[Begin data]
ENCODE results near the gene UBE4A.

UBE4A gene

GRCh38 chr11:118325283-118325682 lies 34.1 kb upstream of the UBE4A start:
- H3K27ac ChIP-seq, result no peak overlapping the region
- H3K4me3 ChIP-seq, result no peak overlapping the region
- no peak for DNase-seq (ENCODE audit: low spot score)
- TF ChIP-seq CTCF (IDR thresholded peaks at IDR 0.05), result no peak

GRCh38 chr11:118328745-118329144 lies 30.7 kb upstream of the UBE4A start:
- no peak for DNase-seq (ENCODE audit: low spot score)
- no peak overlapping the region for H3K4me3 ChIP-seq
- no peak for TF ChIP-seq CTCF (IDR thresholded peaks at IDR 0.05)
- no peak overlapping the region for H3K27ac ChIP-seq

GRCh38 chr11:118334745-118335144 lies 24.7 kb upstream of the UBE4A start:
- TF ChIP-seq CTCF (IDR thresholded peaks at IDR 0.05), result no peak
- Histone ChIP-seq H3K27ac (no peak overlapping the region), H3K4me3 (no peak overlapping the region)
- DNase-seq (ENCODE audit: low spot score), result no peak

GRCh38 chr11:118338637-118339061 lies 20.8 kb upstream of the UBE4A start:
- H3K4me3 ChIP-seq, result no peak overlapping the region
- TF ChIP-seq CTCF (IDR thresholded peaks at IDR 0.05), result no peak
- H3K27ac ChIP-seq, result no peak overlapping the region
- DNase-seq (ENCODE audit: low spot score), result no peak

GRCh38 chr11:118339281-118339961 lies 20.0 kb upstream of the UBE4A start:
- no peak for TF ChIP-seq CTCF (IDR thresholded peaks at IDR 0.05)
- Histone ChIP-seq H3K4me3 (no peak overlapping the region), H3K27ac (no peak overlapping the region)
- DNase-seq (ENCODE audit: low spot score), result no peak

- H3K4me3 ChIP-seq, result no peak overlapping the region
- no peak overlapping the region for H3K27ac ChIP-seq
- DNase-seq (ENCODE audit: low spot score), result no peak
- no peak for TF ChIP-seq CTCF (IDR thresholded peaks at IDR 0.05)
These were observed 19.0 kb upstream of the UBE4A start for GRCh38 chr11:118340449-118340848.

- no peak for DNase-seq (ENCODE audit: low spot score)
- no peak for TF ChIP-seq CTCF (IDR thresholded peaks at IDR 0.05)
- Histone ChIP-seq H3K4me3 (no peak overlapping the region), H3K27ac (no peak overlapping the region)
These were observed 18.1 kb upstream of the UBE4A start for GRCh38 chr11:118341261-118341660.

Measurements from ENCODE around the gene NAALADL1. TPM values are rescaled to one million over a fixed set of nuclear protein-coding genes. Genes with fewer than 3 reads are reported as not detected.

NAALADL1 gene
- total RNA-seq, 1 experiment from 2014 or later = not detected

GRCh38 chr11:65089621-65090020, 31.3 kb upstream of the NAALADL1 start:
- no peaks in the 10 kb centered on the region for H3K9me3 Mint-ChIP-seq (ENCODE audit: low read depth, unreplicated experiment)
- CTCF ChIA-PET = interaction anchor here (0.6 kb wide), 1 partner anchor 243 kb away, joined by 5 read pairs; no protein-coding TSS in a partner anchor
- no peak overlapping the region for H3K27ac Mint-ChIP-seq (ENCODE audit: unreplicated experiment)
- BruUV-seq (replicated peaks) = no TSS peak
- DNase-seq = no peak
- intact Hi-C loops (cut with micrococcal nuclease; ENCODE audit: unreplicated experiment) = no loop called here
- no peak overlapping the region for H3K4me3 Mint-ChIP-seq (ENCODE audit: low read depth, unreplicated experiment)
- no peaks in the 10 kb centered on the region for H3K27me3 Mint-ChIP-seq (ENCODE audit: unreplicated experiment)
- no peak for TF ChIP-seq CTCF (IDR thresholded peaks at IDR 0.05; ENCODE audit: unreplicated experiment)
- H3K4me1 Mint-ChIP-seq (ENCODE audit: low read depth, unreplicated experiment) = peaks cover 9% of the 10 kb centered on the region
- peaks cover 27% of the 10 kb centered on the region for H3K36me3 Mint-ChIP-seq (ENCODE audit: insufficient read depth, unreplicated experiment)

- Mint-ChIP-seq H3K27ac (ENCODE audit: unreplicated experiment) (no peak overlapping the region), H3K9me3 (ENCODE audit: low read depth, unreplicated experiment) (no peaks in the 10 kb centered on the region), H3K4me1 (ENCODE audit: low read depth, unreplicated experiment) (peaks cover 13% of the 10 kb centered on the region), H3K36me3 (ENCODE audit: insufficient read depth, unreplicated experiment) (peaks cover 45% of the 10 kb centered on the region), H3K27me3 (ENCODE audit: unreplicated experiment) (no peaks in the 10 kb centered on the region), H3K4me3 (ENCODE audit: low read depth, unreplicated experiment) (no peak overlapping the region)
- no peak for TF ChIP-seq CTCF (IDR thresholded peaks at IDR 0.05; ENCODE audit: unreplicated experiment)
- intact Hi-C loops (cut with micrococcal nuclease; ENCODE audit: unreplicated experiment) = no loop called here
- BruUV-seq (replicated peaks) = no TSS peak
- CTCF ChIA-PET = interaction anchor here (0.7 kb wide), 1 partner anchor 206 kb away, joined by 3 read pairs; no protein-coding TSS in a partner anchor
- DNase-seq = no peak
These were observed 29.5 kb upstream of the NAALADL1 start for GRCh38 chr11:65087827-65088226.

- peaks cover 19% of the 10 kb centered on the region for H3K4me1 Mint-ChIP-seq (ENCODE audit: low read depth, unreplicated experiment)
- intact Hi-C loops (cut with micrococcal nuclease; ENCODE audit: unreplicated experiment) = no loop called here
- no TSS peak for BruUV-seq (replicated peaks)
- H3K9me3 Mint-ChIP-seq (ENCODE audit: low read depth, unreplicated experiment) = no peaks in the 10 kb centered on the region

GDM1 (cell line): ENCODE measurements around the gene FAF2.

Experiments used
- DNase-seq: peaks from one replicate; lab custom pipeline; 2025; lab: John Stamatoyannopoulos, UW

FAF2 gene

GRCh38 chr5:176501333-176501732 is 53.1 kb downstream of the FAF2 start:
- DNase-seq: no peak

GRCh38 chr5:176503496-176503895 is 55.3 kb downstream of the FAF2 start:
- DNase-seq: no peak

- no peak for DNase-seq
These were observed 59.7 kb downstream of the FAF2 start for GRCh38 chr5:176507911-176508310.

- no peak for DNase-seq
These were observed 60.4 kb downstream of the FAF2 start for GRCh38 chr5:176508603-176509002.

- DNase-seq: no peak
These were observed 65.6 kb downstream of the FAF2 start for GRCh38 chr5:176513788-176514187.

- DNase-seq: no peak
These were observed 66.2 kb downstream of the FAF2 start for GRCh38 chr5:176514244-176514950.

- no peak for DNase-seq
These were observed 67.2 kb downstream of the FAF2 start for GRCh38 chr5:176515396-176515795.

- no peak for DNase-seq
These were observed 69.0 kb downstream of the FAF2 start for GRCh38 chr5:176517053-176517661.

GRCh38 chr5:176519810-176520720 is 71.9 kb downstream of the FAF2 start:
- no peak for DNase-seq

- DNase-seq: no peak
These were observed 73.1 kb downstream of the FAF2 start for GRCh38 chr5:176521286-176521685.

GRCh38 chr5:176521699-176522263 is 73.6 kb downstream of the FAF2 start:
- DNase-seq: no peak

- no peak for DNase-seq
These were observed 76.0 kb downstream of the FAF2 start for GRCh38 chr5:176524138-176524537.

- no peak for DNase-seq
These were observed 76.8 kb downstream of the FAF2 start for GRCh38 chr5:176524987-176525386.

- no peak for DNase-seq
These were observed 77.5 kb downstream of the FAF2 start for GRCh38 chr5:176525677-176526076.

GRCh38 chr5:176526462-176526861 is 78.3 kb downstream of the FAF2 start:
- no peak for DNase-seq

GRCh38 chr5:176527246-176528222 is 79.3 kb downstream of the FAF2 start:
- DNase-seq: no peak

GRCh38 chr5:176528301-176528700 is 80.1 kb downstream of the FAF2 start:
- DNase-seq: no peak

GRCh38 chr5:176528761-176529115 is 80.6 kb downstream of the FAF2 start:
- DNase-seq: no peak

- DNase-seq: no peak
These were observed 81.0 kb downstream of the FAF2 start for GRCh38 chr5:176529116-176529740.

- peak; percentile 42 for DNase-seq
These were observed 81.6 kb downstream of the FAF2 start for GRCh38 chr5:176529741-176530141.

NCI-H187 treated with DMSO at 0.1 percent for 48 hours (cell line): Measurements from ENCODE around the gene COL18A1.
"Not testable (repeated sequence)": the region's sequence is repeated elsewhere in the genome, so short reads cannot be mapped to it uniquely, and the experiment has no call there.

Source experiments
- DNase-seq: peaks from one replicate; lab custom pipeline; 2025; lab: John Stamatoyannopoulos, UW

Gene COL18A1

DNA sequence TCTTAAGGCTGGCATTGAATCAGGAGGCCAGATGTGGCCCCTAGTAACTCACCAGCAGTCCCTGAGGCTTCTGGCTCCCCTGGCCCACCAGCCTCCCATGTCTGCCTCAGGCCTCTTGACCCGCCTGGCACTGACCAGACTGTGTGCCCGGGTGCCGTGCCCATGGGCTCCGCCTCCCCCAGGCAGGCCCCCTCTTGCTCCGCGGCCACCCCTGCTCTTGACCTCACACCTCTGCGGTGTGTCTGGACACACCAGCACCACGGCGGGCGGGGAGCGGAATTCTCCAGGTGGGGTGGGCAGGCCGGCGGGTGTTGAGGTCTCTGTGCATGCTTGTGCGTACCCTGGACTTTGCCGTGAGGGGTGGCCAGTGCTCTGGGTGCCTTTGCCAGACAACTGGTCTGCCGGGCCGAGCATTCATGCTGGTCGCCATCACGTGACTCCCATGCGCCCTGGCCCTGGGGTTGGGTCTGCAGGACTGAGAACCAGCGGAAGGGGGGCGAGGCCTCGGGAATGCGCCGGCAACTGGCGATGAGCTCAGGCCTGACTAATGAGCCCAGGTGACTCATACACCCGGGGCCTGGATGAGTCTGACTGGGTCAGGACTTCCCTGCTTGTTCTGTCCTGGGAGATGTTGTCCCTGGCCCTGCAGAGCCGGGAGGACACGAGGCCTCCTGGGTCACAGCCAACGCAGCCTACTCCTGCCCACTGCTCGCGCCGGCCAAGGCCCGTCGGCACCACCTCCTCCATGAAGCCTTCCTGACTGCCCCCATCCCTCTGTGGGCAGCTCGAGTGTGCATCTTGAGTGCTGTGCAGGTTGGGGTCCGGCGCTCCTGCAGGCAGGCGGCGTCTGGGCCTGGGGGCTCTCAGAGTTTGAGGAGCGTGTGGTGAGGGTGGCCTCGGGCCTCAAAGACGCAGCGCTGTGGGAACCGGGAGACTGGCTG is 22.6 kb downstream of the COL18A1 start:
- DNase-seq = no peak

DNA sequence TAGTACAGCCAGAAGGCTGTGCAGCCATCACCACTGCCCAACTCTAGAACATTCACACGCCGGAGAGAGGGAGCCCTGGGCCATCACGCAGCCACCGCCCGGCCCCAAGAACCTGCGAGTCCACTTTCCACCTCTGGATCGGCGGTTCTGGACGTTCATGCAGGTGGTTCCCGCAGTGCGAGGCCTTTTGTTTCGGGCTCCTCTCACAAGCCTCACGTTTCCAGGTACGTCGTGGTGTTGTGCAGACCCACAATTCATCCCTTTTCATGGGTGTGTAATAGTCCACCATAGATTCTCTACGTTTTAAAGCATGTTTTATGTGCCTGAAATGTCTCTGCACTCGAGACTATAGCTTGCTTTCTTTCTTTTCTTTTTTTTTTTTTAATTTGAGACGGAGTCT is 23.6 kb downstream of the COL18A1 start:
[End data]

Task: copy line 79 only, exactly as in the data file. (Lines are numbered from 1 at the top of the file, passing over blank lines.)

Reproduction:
- no peak for DNase-seq